Appeal from an order of the Supreme Court (Krogmann, J.), entered April 22, 2011 in Warren County, which, among other things, granted defendant's motion for summary judgment dismissing the complaint.
The opinion of the court was delivered by: Lahtinen, J.
Calendar Date: October 11, 2011
Before: Mercure, J.P., Spain, Lahtinen, Malone Jr. and Egan Jr., JJ.
At about 6:50 A.M. on January 23, 2006, plaintiff Julie Anne O'Neil (hereinafter plaintiff) parked her vehicle in a parking lot owned by defendant. It was snowing lightly, about one half of an inch of snow had already fallen that morning and the temperature was in the mid 20s. As plaintiff walked toward her place of employment, she slipped and fell on an alleged patch of ice located under the newly fallen snow. Plaintiff and her husband, derivatively, commenced this action and, thereafter, defendant brought a third-party action against the contractor who provided snow removal at the premises. Following disclosure, motions ensued and, as relevant to this appeal, defendant moved for summary judgment dismissing the complaint. Supreme Court granted defendant's motion and partially granted a motion in the third-party action. Plaintiffs appeal.
It is undisputed that it was snowing at the time that plaintiff fell. Under such circumstances, defendant had a reasonable period after the storm stopped to remedy storm-related dangerous snow and ice conditions (see Mosquera v Orin, 48 AD3d 935, 936 ; Sanders v Wal-Mart Stores, Inc., 9 AD3d 595, 595 ). "For plaintiffs to defeat defendant['s] summary judgment motion premised upon this 'storm in progress' defense, and support their claim that it was not precipitation from the ongoing storm which caused this fall, plaintiffs have the burden of producing admissible evidence that the ice that caused plaintiff's slip and fall existed prior to the storm in progress, and that defendant had actual or constructive notice of the hazard" (Pacelli v Pinsley, 267 AD2d 706, 707  [citations omitted]; see Spicer v Estate of Ondek, 60 AD3d 1234, 1235 ).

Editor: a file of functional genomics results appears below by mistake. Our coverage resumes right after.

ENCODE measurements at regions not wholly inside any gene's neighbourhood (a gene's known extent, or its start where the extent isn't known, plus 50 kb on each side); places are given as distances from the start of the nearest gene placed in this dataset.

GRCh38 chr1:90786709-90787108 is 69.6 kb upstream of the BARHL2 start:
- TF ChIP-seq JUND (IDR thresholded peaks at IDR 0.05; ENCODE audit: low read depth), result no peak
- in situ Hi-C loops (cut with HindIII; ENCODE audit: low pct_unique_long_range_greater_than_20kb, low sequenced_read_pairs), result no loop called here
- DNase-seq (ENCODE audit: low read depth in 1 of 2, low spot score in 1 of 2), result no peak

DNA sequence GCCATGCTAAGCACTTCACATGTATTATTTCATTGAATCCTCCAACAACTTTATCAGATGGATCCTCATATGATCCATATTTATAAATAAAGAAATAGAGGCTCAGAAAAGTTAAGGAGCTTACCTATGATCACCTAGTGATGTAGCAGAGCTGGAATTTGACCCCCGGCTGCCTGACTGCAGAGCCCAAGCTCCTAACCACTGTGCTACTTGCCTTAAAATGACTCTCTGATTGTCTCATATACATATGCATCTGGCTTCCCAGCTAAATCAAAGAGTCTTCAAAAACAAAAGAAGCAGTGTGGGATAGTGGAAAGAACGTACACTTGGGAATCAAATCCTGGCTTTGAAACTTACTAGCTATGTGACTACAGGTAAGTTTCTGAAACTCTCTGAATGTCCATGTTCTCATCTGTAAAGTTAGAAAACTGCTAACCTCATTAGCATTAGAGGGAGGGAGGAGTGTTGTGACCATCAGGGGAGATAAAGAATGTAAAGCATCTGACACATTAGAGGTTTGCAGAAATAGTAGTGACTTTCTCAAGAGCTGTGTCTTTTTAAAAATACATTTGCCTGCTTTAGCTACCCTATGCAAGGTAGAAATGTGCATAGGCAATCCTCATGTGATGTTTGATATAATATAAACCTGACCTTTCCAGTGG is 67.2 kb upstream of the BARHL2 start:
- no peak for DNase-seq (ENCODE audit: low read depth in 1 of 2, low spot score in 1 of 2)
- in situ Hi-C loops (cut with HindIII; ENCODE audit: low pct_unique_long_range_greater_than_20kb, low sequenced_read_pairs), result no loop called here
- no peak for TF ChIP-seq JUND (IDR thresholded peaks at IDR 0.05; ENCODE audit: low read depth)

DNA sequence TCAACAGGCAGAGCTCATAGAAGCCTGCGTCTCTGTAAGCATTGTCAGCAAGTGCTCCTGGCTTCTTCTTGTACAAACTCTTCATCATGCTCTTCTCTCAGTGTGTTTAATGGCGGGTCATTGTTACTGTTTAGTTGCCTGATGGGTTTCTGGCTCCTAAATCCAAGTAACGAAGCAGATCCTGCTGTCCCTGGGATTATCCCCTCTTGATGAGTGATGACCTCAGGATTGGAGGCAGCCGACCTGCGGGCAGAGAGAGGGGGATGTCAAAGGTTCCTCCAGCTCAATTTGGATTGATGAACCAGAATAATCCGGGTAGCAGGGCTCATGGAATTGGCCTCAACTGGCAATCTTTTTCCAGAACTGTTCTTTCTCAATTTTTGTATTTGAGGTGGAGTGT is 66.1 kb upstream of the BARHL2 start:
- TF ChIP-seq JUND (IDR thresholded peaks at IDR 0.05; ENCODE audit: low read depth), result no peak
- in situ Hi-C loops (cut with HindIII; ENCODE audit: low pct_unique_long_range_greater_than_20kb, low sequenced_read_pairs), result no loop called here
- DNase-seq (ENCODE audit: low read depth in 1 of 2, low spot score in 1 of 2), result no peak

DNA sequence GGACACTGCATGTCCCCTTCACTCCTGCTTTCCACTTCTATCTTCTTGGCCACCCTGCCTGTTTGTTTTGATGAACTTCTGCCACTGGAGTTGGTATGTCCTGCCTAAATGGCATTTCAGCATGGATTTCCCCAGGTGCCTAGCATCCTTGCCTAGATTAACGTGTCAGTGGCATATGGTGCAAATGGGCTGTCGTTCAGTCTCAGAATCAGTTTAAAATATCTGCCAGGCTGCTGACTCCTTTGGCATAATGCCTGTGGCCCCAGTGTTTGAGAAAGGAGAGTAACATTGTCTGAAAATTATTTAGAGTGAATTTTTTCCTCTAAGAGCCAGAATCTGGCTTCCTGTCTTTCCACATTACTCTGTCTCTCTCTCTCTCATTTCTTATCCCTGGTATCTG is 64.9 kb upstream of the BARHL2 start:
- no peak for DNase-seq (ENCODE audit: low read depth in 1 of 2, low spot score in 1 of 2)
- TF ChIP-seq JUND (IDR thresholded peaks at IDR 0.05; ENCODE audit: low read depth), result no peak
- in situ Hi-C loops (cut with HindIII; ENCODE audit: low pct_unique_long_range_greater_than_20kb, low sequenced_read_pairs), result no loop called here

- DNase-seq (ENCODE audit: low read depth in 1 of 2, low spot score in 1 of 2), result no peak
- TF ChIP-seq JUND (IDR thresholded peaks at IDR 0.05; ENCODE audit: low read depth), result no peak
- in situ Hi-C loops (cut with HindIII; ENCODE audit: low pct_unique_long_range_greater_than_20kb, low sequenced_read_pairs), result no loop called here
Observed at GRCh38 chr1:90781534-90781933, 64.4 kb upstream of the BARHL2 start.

Plaintiff submitted an affidavit stating that, after she parked, she walked a few steps before falling on snow-covered ice. Her fall pushed snow away and she observed a layer of ice under the thin coating of snow. An individual who witnessed plaintiff fall from an estimated distance of two-to-three car lengths averred that she could see ice where plaintiff had fallen. Plaintiffs' expert, a meteorologist, opined that the patch of ice that caused plaintiff's fall had been present for 30 hours prior to the fall. He based his opinion upon weather records establishing that, on January 21, 2006, the temperature had risen into the 50s with light rain and then had fallen below freezing that night and remained so for the 30 hours until the accident. Plaintiffs' expert had visited the accident scene and further added that melting snowbanks between January 18, 2006 and January 21, 2006, when temperatures were above freezing, would have also drained and then frozen late on January 21, 2006 where plaintiff fell about 30 hours later. With respect to the opinion of defendant's expert that compressed snow from the ongoing storm would have created the slippery condition, plaintiffs' expert noted that snow does not easily compact to a slippery surface at the temperatures prevailing that morning and that the area had not yet been heavily traveled at the early hour plaintiff fell. While conflicting proof was certainly presented, including the affidavit of defendant's expert, we find that when the evidence is viewed in the light most favorable to plaintiffs, there are factual issues as to whether pre-existing ice caused plaintiff's fall and whether the location and length of existence of the ice provided defendant with notice of the condition (see Spicer v Estate of Ondek, 60 AD3d at 1235; Pacelli v Pinsley, 267 AD2d at 707-708).
Mercure, J.P., Spain, Malone Jr. and Egan Jr., JJ., concur.
ORDERED that the order is modified, on the law, with costs to plaintiffs, by reversing so much thereof as granted defendant's motion for summary judgment; motion denied; and, as so modified, affirmed.
Robert D. Mayberger Clerk of the Court
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